Spanish flair in a New Orleans garden

New Orleans may be known for its French heritage, but at Longue Vue House & Gardens in the north of the city, it’s Spain that’s the highlight of this beautiful mid-twentieth century estate.

Longue Vue House was the home of philanthropists Edith and Edgar Stern. They built it in the 1940s in a Classical Revival style to face the eight acre gardens, designed by landscape architect Ellen Shipman in conjunction with architect William Platt.

The gardens include eleven different spaces, each with their own special theme: The Wild Garden, The Walled Garden, The Gold Fish Pond, the Yellow Garden, the Pan Garden, and others.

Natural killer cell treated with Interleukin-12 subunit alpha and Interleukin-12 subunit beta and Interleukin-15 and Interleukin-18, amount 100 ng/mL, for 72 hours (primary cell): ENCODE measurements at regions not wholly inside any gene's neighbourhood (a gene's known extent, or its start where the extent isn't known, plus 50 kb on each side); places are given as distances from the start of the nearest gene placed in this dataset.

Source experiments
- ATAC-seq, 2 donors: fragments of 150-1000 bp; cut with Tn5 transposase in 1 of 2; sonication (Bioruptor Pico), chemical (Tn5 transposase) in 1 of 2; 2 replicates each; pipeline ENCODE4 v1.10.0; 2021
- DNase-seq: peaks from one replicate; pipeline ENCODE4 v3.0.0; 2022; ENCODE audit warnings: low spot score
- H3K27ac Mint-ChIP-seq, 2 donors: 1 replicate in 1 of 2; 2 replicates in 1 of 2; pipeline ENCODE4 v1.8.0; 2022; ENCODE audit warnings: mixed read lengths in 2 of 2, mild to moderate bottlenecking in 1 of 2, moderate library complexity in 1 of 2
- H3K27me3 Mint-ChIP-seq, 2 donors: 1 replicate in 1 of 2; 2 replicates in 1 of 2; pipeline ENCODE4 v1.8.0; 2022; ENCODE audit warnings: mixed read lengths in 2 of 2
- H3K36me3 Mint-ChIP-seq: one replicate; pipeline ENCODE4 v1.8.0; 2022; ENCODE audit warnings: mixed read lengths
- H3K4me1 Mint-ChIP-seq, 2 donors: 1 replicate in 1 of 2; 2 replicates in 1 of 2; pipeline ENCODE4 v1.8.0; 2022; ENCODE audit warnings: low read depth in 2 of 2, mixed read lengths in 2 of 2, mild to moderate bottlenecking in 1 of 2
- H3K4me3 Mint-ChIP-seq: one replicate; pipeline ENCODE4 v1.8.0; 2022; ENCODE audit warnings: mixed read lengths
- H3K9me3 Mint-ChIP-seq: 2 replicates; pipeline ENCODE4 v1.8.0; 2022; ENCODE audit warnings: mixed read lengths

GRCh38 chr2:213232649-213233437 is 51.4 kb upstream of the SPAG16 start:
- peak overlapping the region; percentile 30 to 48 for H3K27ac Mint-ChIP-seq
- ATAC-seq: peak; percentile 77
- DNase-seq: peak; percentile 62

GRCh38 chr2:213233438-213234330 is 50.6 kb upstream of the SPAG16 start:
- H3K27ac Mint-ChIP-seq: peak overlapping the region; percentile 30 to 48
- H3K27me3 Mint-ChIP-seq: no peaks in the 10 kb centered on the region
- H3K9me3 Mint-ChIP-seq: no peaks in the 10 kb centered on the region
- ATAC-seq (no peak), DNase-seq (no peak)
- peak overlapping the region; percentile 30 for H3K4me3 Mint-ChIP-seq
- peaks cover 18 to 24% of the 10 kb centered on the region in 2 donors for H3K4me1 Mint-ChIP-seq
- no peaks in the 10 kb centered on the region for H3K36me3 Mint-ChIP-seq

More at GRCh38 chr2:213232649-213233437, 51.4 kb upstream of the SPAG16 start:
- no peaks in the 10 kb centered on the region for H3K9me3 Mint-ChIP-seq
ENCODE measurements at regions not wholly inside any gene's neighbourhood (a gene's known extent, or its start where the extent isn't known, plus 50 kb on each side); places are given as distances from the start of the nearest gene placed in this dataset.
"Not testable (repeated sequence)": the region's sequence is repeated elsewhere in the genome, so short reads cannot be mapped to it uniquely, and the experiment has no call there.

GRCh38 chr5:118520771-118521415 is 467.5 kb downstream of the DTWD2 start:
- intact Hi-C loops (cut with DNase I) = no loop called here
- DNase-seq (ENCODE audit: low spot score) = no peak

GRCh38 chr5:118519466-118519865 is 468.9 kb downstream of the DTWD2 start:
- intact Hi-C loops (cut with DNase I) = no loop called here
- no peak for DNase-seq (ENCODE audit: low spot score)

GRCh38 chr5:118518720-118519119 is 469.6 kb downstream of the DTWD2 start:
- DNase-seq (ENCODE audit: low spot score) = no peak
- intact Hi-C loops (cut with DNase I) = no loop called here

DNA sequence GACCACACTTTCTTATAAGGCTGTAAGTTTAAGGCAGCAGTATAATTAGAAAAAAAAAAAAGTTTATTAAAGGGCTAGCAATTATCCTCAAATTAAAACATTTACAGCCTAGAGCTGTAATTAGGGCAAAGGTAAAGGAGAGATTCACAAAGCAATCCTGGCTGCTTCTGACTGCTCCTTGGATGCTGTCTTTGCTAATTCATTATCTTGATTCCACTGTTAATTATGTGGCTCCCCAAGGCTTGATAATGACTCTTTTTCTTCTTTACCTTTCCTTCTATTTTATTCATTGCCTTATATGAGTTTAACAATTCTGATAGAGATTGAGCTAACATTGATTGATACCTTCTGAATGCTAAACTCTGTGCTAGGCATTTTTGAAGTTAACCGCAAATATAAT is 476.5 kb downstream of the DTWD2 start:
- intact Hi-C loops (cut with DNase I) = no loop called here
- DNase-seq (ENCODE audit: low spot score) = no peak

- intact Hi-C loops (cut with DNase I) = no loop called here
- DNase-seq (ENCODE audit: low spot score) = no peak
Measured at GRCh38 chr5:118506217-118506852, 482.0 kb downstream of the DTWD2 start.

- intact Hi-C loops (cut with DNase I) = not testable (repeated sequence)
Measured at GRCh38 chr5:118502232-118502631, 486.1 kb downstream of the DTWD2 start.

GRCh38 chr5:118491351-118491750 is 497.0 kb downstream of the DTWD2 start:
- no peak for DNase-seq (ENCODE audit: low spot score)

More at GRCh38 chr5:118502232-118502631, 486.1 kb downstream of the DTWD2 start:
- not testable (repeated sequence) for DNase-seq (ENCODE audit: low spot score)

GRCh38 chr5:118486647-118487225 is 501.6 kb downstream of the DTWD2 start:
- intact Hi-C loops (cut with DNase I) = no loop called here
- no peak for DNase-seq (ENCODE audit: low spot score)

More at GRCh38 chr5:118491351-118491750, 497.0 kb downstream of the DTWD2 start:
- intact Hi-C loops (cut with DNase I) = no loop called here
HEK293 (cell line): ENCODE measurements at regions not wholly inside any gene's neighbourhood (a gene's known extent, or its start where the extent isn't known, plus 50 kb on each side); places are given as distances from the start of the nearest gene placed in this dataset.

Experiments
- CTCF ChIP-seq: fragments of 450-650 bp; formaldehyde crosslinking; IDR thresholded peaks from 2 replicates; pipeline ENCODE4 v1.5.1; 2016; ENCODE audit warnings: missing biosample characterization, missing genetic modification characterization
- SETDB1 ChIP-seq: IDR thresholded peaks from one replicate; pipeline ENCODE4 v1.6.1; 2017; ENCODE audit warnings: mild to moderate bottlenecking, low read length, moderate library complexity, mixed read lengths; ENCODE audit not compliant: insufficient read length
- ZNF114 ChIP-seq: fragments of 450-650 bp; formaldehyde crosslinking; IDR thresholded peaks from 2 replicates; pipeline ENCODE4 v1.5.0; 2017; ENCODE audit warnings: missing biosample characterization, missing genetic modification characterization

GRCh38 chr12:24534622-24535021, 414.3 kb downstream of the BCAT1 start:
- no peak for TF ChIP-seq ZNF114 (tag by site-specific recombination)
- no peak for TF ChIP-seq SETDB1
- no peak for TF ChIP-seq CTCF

But the one that has made the gardens of this estate famous is the Spanish Court, stretching along the south side of the house. Designed with elements from the 14th century Generalife Gardens of the Alhambra in Granada, Spain, the focal point is a series of arching jets of water falling unceasingly into a narrow reflecting pool. Along the edge of the lawn are walkways accented with quiet wall fountains and paved in pebble patterns reminiscent of those in Barcelona, Spain. And, behind the loggia of the Spanish Court, is a canal garden, inspired by a similar one in the Quinto do Cabo near Lisbon, Portugal.